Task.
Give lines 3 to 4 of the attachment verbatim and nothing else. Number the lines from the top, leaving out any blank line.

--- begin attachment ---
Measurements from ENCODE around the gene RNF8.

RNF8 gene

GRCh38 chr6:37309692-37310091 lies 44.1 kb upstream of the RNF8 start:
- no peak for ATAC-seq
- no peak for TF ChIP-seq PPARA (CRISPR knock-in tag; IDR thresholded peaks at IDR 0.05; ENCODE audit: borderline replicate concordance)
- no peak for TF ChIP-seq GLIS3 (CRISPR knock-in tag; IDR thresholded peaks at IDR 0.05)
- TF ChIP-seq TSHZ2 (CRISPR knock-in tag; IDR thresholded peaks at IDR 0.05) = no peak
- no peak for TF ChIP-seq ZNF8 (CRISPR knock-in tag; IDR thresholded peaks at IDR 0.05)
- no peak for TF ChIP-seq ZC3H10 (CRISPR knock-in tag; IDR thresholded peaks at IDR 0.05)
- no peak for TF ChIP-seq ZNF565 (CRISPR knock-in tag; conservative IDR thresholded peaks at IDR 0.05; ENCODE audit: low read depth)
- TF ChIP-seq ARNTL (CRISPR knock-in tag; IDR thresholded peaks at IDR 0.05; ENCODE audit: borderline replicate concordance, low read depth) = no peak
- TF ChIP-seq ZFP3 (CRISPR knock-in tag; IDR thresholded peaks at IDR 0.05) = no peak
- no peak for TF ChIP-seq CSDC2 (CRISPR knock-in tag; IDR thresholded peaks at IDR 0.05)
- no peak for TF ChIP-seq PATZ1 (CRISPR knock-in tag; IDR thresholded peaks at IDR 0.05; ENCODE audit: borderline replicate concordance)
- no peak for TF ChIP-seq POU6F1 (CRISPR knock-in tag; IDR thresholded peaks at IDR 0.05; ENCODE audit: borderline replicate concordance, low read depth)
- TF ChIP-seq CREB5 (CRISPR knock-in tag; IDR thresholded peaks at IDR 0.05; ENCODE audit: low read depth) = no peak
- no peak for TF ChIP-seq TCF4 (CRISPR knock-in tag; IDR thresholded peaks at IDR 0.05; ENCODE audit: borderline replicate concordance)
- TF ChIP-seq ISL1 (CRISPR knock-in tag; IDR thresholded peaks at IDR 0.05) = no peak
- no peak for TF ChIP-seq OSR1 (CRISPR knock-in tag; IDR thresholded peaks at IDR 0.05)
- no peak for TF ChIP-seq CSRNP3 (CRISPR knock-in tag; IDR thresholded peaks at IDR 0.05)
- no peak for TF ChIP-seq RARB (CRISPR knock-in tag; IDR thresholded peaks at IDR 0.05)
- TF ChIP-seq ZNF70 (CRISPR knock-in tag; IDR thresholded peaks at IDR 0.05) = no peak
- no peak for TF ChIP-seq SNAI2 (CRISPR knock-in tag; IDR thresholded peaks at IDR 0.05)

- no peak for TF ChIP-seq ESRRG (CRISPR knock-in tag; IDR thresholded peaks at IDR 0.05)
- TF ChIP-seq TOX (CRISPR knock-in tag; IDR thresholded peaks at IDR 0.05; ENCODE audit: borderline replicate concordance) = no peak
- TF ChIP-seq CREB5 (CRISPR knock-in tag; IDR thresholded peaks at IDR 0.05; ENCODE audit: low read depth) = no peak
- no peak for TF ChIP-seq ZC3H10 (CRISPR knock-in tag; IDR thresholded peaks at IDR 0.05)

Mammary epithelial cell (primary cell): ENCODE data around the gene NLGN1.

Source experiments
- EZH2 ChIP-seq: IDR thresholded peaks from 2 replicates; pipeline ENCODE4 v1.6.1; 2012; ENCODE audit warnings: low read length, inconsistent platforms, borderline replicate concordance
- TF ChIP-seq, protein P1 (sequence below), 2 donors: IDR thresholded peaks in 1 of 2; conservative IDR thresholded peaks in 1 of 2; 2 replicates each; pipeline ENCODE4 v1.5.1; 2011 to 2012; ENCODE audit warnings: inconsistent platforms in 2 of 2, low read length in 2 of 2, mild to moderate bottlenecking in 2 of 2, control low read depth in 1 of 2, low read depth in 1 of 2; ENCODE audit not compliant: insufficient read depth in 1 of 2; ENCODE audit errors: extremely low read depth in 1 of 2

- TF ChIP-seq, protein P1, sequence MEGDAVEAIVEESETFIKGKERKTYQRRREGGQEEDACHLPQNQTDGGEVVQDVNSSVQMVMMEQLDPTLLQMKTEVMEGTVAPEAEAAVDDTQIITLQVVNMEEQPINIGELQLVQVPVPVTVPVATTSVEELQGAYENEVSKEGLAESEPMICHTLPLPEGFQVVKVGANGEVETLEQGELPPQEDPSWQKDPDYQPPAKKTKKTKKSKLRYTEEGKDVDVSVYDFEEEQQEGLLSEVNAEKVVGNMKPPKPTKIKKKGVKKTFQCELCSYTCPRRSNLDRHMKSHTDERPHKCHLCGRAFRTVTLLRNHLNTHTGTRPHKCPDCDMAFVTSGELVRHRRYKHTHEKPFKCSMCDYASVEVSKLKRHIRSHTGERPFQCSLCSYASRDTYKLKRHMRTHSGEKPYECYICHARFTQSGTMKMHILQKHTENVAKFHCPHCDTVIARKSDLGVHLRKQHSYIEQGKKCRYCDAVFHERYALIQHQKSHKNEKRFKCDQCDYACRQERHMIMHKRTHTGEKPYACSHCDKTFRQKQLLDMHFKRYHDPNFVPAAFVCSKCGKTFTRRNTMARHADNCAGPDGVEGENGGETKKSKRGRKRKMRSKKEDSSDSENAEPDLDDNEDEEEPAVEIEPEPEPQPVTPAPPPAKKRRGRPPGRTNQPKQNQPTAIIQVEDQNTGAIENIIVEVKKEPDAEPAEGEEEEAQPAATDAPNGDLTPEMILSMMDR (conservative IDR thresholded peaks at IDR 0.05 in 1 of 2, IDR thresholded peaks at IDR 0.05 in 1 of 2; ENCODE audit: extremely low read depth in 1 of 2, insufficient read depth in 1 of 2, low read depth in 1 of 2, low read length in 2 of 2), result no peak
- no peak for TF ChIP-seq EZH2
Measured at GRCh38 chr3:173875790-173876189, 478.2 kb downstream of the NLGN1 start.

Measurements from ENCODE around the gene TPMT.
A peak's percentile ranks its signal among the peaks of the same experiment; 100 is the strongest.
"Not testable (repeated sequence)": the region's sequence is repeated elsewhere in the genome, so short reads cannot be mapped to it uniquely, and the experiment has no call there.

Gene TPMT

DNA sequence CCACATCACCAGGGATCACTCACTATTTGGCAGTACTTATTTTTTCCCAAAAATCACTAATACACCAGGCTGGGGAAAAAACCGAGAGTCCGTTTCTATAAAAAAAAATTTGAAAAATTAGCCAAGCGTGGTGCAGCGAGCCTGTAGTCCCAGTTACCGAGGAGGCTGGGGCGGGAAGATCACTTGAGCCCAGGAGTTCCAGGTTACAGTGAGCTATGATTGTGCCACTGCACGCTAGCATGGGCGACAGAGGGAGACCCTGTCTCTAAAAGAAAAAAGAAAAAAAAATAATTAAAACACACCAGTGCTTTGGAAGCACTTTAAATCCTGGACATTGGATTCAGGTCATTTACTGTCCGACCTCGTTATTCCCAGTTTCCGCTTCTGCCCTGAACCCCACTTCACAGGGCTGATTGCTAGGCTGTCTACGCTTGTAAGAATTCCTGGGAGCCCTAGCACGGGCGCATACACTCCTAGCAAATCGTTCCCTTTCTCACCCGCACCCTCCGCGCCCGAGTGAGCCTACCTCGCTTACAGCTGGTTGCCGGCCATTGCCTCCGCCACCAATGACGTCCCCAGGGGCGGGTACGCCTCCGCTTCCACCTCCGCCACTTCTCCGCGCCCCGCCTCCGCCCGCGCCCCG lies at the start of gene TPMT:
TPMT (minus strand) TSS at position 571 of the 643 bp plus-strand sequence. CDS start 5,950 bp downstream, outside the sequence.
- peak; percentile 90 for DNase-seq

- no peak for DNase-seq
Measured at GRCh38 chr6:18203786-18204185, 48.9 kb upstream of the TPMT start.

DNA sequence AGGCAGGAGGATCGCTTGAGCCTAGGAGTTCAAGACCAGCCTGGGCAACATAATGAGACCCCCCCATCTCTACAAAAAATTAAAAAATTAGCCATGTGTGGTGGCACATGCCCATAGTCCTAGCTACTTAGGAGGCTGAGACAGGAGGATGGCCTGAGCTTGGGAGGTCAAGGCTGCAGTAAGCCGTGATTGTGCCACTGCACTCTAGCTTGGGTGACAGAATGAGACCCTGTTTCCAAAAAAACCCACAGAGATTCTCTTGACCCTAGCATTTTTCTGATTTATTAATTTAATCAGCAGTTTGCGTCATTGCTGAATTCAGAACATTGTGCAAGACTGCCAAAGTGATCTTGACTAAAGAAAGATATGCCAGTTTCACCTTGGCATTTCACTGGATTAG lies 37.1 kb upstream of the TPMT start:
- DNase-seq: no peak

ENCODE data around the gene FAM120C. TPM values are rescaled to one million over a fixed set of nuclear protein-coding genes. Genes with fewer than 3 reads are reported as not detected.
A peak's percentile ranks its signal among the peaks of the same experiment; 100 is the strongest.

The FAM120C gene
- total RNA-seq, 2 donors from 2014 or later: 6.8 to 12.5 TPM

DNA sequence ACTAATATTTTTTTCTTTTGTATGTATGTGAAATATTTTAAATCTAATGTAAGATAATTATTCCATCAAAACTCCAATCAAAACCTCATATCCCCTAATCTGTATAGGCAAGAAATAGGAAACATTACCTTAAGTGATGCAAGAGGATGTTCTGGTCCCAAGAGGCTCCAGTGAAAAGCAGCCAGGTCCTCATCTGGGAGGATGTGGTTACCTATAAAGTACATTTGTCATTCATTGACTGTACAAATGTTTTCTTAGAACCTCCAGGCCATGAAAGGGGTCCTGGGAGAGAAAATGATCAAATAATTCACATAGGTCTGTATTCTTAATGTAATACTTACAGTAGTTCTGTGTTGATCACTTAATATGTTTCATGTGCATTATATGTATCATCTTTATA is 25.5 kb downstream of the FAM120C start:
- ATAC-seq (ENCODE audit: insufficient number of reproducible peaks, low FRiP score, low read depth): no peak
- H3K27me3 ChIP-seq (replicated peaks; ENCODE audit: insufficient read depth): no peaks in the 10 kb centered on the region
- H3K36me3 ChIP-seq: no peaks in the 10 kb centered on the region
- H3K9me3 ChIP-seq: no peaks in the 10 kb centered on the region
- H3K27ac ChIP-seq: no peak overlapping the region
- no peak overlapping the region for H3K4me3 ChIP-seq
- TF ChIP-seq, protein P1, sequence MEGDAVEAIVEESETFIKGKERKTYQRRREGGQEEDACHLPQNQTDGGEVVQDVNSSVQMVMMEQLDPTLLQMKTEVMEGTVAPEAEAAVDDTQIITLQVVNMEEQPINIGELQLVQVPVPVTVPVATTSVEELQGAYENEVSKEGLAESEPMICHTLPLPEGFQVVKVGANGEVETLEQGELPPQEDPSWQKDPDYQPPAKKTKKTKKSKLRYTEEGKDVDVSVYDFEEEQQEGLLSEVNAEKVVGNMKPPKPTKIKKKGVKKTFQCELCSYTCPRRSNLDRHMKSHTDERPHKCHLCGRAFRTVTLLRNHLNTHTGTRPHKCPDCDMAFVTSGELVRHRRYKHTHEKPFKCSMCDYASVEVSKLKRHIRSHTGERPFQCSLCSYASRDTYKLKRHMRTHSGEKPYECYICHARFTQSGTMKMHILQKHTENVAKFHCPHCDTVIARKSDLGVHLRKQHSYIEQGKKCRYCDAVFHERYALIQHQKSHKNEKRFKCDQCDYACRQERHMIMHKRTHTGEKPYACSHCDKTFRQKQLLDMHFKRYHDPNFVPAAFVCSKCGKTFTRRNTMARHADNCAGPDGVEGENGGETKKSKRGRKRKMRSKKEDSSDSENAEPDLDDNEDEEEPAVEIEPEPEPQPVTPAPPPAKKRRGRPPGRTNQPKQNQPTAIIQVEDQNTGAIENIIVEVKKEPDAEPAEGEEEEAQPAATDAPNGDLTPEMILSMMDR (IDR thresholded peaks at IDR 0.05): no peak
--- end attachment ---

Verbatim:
GRCh38 chr6:37309692-37310091 lies 44.1 kb upstream of the RNF8 start:
- no peak for ATAC-seq